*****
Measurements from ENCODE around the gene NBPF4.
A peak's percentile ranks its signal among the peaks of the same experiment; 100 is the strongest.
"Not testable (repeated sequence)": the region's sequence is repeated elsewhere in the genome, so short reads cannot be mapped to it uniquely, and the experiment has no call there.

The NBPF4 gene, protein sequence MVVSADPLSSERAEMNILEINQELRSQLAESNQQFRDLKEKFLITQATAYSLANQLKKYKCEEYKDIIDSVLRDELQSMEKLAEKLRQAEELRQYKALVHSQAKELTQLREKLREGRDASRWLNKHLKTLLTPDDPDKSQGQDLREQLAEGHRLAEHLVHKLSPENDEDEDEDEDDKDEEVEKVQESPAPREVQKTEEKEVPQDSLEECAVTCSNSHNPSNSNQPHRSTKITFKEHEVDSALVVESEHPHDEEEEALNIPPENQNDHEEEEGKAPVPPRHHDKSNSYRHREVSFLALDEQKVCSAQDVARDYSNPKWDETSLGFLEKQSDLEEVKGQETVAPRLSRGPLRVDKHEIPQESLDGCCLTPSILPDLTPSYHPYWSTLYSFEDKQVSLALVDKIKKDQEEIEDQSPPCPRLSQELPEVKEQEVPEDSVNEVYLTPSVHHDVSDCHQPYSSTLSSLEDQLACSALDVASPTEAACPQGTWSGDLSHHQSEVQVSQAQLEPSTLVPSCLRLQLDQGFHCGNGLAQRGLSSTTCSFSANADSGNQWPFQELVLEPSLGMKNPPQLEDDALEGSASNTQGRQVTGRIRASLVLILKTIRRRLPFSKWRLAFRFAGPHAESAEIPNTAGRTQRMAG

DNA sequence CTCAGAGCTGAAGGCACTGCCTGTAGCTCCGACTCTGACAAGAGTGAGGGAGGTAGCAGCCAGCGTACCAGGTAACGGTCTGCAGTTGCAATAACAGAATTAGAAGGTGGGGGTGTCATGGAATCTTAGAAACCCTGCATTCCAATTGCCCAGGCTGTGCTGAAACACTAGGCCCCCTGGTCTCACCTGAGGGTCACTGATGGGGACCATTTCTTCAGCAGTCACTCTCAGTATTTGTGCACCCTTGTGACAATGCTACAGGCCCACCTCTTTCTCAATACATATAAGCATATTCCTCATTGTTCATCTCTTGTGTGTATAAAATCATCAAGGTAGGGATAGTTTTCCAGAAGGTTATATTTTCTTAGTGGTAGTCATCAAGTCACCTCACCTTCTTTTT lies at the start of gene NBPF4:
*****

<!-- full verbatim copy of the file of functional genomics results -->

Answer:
Measurements from ENCODE around the gene NBPF4.
A peak's percentile ranks its signal among the peaks of the same experiment; 100 is the strongest.
"Not testable (repeated sequence)": the region's sequence is repeated elsewhere in the genome, so short reads cannot be mapped to it uniquely, and the experiment has no call there.

The NBPF4 gene, protein sequence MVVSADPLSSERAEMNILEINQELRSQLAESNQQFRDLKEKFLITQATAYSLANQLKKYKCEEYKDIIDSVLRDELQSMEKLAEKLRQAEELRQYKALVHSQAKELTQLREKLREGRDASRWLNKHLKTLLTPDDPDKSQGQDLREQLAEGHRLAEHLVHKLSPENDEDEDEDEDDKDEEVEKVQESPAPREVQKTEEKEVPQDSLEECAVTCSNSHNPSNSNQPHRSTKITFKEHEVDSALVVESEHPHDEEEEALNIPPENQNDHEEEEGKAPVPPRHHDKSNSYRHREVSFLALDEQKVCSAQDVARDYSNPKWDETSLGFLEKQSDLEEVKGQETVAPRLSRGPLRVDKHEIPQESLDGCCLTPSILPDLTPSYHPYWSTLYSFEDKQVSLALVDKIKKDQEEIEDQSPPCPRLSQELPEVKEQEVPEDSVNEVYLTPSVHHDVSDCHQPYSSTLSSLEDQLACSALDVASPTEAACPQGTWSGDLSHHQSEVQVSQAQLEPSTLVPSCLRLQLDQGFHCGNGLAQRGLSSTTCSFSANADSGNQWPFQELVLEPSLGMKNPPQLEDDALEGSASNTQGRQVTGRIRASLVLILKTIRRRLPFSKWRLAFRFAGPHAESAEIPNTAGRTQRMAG

DNA sequence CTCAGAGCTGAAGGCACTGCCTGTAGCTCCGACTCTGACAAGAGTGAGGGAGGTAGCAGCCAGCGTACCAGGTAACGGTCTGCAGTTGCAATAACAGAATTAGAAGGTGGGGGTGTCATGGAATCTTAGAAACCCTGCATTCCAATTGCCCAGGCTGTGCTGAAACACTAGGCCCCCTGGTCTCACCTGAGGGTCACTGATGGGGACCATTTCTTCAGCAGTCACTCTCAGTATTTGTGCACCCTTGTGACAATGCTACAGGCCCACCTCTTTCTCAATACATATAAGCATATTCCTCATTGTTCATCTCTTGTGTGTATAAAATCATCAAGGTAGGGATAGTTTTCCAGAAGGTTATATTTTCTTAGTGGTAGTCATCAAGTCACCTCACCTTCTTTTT lies at the start of gene NBPF4: